By Kenneth Ehigiator, Addis Ababa
The African Airlines As sociation (AFRAA)Â Â has painted a bleak furure for carriers on the continent unless urgent steps were taken by African governments to address problems confronting the airlines.
Outgoing Secretary_General of the group, Mr. Christian Folly-Kossi, who expressed concern about the present state of African airlines at the 15th leadership conference organised by Nigeriaâ€™s Aviation and Allied Business in Addis Ababa, Ethiopia, particularly fingered global liberalisation and globalisation as critical twin problem that have held down airlines on the continent.
According to him, the aviation market in Africa had been dominated for too long by foreign airlines that the market had become narrowed for African carriers.He said major carriers of the world had, through global liberalisation, formed an effective bulwark against African airlines, blaming African governments for also granting multiple designations, uncontrolled landing rightsÂ and multiple flight frequencies for foreign airlines to further dominate their local counterparts.
â€œWe have covered a lot of grounds, but the battle continues.Â We are confronted by a lot of challenges and in the short term, there is the problem of global liberalisation and globalisation, two phenomena we are yet to embrace.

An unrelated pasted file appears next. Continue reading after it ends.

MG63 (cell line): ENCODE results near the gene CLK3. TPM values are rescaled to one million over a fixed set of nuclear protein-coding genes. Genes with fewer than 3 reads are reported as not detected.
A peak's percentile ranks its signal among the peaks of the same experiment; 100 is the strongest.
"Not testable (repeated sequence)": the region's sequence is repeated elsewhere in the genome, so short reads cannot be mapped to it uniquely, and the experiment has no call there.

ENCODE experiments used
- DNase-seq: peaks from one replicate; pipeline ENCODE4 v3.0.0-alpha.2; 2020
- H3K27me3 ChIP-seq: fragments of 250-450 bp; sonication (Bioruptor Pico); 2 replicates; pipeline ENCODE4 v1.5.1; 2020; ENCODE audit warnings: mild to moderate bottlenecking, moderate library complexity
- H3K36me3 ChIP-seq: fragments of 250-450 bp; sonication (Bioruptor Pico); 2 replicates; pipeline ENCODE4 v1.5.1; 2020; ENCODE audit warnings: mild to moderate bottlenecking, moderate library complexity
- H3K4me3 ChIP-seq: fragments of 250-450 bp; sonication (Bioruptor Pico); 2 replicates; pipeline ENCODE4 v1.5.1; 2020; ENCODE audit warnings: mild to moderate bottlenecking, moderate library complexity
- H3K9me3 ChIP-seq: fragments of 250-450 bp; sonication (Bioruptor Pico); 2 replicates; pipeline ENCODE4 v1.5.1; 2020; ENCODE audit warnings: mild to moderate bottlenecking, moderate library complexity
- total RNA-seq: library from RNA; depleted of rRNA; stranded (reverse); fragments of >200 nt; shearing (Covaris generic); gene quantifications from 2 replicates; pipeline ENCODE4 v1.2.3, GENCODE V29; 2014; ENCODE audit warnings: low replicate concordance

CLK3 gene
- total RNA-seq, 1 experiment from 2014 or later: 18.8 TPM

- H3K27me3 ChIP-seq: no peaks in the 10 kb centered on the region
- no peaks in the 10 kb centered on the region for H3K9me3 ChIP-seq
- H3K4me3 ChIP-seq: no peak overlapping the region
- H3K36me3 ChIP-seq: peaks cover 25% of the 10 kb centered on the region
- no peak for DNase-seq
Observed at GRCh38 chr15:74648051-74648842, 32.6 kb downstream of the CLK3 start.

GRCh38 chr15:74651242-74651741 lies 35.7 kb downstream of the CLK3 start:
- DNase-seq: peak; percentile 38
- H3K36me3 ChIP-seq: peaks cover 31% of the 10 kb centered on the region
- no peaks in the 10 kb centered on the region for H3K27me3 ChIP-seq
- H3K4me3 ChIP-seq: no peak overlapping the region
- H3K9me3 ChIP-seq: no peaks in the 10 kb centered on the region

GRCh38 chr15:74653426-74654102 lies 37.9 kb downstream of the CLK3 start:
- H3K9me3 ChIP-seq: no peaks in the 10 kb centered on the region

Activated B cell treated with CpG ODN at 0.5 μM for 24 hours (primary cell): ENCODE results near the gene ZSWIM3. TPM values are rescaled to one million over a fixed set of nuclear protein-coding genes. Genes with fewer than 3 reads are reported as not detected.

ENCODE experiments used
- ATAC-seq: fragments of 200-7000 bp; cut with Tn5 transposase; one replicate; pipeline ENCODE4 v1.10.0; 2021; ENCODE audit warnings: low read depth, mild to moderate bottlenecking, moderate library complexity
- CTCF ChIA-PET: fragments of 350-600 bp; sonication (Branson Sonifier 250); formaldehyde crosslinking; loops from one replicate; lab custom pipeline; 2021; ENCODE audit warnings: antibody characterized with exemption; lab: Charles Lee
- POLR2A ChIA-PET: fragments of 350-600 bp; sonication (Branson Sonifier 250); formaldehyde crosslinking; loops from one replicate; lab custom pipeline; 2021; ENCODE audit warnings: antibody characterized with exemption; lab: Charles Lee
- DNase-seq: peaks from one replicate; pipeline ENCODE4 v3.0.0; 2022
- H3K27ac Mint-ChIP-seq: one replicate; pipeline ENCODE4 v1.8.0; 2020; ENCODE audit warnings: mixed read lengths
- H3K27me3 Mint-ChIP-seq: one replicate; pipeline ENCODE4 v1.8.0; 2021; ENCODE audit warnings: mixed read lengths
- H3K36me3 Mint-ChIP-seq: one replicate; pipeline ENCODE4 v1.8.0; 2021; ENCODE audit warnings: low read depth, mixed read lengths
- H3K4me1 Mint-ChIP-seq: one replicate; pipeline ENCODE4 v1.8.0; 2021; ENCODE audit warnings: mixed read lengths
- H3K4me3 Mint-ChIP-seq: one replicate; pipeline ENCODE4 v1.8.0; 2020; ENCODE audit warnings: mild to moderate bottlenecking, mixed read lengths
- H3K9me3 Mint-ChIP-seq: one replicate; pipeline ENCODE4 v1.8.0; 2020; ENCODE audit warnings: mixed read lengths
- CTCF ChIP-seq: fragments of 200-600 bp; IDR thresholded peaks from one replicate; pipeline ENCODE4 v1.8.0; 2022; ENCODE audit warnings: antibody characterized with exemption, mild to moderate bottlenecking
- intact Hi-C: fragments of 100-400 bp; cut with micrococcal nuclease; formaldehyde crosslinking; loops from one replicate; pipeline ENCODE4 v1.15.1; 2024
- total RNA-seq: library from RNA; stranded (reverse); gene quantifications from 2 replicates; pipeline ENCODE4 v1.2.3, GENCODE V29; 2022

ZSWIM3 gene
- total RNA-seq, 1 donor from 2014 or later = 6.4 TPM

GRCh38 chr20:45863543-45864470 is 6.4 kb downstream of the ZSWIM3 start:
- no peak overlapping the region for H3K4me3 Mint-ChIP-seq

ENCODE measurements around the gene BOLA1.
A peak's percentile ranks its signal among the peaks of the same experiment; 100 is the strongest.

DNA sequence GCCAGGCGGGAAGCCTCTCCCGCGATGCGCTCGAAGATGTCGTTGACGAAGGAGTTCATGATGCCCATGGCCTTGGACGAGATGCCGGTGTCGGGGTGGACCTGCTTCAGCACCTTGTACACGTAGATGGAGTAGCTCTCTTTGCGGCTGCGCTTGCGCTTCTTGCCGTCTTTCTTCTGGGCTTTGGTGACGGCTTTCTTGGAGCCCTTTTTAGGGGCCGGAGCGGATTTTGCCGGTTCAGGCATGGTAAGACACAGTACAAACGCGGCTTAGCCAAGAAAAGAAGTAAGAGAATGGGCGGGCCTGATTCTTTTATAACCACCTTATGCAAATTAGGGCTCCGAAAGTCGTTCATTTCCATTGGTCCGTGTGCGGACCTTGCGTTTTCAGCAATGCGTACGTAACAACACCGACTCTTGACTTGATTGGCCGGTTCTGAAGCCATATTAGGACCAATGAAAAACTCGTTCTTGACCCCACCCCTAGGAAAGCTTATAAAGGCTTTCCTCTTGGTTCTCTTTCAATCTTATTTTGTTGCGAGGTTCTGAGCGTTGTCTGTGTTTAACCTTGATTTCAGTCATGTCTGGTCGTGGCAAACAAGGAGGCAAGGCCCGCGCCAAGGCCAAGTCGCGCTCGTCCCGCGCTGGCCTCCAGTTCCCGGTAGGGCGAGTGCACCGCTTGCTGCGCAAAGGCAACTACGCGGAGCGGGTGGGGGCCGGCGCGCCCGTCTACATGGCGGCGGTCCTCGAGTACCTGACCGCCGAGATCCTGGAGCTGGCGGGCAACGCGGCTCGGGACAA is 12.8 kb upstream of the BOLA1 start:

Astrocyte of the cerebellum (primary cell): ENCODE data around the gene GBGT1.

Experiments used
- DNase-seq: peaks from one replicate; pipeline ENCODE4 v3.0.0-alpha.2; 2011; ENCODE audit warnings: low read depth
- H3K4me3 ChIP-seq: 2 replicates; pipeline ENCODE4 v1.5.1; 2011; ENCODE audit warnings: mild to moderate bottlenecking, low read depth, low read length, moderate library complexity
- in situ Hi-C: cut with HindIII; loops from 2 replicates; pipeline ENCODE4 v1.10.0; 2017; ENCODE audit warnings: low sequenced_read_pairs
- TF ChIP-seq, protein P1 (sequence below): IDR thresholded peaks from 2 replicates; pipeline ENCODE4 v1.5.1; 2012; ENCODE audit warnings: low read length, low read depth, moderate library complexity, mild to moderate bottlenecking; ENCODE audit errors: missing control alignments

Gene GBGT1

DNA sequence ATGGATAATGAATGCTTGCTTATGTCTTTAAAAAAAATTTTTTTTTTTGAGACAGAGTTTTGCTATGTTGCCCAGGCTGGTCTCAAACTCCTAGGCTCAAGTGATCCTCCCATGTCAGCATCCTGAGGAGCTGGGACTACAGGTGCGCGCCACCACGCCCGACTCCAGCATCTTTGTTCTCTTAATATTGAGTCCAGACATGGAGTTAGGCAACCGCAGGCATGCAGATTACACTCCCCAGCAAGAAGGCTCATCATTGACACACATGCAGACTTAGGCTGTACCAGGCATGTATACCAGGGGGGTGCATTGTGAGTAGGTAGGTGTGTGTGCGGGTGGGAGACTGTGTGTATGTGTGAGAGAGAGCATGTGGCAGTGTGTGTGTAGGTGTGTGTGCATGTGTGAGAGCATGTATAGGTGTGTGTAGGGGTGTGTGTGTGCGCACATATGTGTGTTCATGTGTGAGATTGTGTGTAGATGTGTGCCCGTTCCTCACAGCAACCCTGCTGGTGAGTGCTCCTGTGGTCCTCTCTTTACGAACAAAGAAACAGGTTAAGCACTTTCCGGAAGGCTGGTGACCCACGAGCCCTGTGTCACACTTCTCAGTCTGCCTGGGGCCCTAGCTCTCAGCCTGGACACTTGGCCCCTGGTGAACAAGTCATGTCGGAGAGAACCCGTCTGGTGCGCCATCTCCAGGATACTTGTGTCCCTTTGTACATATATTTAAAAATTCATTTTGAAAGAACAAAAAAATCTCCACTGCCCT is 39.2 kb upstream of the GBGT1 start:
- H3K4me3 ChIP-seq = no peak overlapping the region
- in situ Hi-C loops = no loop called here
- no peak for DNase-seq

â€œThe industry may not grow in Africa if the trend is not reversed.Â The aviation market in Africa is still dominated by foreign airlines; there is uncontrolled granting of landing rights, which make it impossible for African airlines to compete,â€ Folly-Kossi said.
He regretted the fact that African governments have yet to implement the Yamoussoukro Accord signed by them as far back as 1992 to integrate the air transport industry in Africa .
He also expressed displeasure about the fact that African Union (AU) had not been able to prevail on governments on the continent to implement the decision.The Yamoussoukro Decision was designed to promote intra_African air travel, to stave off connecting flights among African countries through Europe .Folly-Kossi said:Â â€œIt is very unfortunate that we have not been able to implement the Yamoussoukro Accord in Africa .Â The more we talk about it, the less we take practical steps to implement it.â€
He, however, lauded the efforts of such African carriers as Ethiopian Airlines and Kenya Airways at connecting countries on the continent.On brain drain on the continentâ€™s aviation industry, the AFRAA scribe said the issue had become a clear and present danger for Africa , blaming it for manpower problem in the industry.
He said the poaching of the best of hands by airlines in other parts of the globe has had negative consequences on the industry in African, and noted that safety was closely intertwined with quality personnel.